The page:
Alma-Tadema, Sir Lawrence
b.Jan. 8, 1836, Dronrijp, Netherlands.
d.June 25, 1912, Wiesbaden, Germany.
Painter and designer of Dutch birth. The son of a notary, Alma-Tadema demonstrated an early artistic ability. In 1852 he entered the Antwerp Academy, where he studied under Gustaf, Baron Wappers, and Nicaise de Keyser. An important influence at this time was Louis De Taye, Professor of Archaeology at the academy and a practising artist. Alma-Tadema lived and worked with De Taye from 1857 to 1859 and was encouraged by him to depict subjects from the early history of France and Belgium. This taste for historical themes increased when Alma-Tadema entered Baron Henri Leys studio in 1859 and began assisting him with his monumental frescoes for the Antwerp Town Hall. While in Leys studio, Alma-Tadema produced several major paintings, for example the Education of the Children of Clovis (1861; ex-Sir John Pender priv. col., see Zimmern, p. 3) and Venantius Fortunatus Reading his Poems to Radagonda (1862; Dordrecht, Dordrechts Mus.), which are characterized by their obscure Merovingian subject-matter, rather sombre colouring and close attention to detail. Related Paintings of Alma-Tadema, Sir Lawrence :. | The Meeting of Antony and Cleopatra (mk23) | Tepidarium (mk23) | The Way to the Temple (mk23) | Comparisons (mk24) | Portrait of Ignacy Jan Paderewski (mk23) |
Related Artists:James Sharples
(1751 or 1752 in Lancashire - 26 February 1811 in New York ) was an English portrait painter and pastelist, who moved to the United States in 1794. He first exhibited at the Royal Academy in 1779.
James was first intended for the Catholic priesthood, but became an artist instead.Sharples headed a family of successful portrait artists, including his third wife Ellen Sharples. He had four children, George by his first wife, Felix Thomas Sharples from his second marriage (c. 1786- after 1823), and James Sharples Jr.(c. 1788-1839) and daughter Rolinda Sharples (1793-1838) with this third wife, Ellen. Felix, James Jr. and Rolinda joined the family enterprise at ages 17, 15, and 13 respectively. Before marrying Ellen Wallace, James had been active in Bristol, Liverpool and Bath, where he taught drawing. Ellen was a lady of French extraction who had relations in America. The family left for the United States in 1796, but, according to Ellen's diaries, their ship fell into the hands of the French, and for seven months the family spent time in Brest, near Cherbourg. Landing in New York, James quickly became popular for his small portraits in pastel and his miniatures. From 1796 to 1801 he worked mainly in Philadelphia and New York, securing portrait commissions. The family traveled throughout New England region as itinerant portrait painters, looking for work and making inexpensive copies from the originals portraits they had made of popular and well-known figures, such as George Washington and James Madison.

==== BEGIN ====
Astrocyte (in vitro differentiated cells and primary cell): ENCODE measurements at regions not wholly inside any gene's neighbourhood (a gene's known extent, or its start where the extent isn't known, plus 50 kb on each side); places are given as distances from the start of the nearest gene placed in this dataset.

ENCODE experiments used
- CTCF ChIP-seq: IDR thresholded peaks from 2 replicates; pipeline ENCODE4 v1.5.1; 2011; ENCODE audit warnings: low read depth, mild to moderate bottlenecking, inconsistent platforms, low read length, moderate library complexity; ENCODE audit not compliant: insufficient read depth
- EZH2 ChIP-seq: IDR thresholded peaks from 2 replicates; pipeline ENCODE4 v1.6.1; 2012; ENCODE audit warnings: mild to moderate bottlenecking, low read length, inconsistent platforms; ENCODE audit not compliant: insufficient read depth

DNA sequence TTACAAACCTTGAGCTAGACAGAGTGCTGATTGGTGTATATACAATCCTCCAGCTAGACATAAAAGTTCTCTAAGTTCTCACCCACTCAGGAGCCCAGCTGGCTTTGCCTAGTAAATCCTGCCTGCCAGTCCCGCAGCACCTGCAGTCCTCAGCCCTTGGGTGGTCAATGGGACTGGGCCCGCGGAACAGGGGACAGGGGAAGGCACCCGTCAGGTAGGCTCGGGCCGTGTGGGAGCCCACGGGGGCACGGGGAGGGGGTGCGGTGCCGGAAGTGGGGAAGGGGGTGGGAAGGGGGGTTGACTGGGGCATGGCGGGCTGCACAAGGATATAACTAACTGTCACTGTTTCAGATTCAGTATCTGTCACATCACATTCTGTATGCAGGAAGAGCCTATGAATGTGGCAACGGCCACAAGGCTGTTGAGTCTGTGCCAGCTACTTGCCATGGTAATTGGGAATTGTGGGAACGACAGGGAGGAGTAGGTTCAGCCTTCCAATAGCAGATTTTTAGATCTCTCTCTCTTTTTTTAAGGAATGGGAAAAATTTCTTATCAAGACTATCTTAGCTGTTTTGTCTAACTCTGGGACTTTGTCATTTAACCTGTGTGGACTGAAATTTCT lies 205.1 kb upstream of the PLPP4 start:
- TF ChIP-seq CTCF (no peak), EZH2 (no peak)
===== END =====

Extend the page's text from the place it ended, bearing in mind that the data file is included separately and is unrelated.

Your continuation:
Jean Honore Fragonard
Jean Honore Fragonard Locations
French painter. He studied with François Boucher in Paris c. 1749. He subsequently won a Prix de Rome, and while in Italy (1756 ?C 61) he traveled extensively and executed many sketches of the countryside, especially the gardens at the Villa d Este at Tivoli, and developed a great admiration for the work of Giovanni Battista Tiepolo. In 1765 his large historical painting Coresus Sacrifices Himself to Save Callirhoë was purchased for Louis XV and won Fragonard election to the French Royal Academy. He soon abandoned this style to concentrate on landscapes in the manner of Jacob van Ruisdael, portraits, and the decorative, erotic outdoor party scenes for which he became famous (e.g., The Swing, c. 1766). The gentle hedonism of such party scenes epitomized the Rococo style. Although the greater part of his active life was passed during the Neoclassical period, he continued to paint in a Rococo idiom until shortly before the French Revolution, when he lost his patrons and livelihood.
Esquermes 1854-Saimnt-Valery-sur-Somme 1919